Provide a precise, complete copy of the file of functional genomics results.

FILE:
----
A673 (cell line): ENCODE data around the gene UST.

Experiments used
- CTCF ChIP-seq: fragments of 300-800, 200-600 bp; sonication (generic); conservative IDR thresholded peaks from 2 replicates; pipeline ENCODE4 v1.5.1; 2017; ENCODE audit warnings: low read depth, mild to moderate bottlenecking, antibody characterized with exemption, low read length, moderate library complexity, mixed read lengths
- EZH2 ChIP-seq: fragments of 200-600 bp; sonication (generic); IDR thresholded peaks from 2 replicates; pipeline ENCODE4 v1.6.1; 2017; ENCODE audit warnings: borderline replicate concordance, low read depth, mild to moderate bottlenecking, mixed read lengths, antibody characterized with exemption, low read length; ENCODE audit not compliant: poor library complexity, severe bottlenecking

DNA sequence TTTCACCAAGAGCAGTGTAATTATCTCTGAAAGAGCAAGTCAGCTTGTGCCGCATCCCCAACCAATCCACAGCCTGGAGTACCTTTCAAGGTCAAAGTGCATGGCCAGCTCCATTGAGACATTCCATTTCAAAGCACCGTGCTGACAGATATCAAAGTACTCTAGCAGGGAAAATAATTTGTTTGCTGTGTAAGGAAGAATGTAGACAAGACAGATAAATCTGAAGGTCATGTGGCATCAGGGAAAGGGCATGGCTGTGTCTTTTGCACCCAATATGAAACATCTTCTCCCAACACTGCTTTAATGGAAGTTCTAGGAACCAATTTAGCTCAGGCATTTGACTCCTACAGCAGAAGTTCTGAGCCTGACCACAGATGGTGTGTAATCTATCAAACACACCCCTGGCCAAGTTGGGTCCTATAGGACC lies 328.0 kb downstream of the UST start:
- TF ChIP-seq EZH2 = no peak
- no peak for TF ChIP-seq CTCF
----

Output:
A673 (cell line): ENCODE data around the gene UST.

Experiments used
- CTCF ChIP-seq: fragments of 300-800, 200-600 bp; sonication (generic); conservative IDR thresholded peaks from 2 replicates; pipeline ENCODE4 v1.5.1; 2017; ENCODE audit warnings: low read depth, mild to moderate bottlenecking, antibody characterized with exemption, low read length, moderate library complexity, mixed read lengths
- EZH2 ChIP-seq: fragments of 200-600 bp; sonication (generic); IDR thresholded peaks from 2 replicates; pipeline ENCODE4 v1.6.1; 2017; ENCODE audit warnings: borderline replicate concordance, low read depth, mild to moderate bottlenecking, mixed read lengths, antibody characterized with exemption, low read length; ENCODE audit not compliant: poor library complexity, severe bottlenecking

DNA sequence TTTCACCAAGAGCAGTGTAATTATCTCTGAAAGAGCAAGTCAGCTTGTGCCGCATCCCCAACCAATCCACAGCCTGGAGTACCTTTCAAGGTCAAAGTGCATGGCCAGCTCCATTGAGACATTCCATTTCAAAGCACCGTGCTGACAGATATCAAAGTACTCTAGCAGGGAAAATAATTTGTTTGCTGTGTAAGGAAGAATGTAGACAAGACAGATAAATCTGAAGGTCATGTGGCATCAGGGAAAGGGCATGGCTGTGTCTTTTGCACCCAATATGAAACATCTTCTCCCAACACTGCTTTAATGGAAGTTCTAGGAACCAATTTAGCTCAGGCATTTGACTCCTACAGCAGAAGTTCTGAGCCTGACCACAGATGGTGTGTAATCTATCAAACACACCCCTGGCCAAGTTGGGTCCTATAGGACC lies 328.0 kb downstream of the UST start:
- TF ChIP-seq EZH2 = no peak
- no peak for TF ChIP-seq CTCF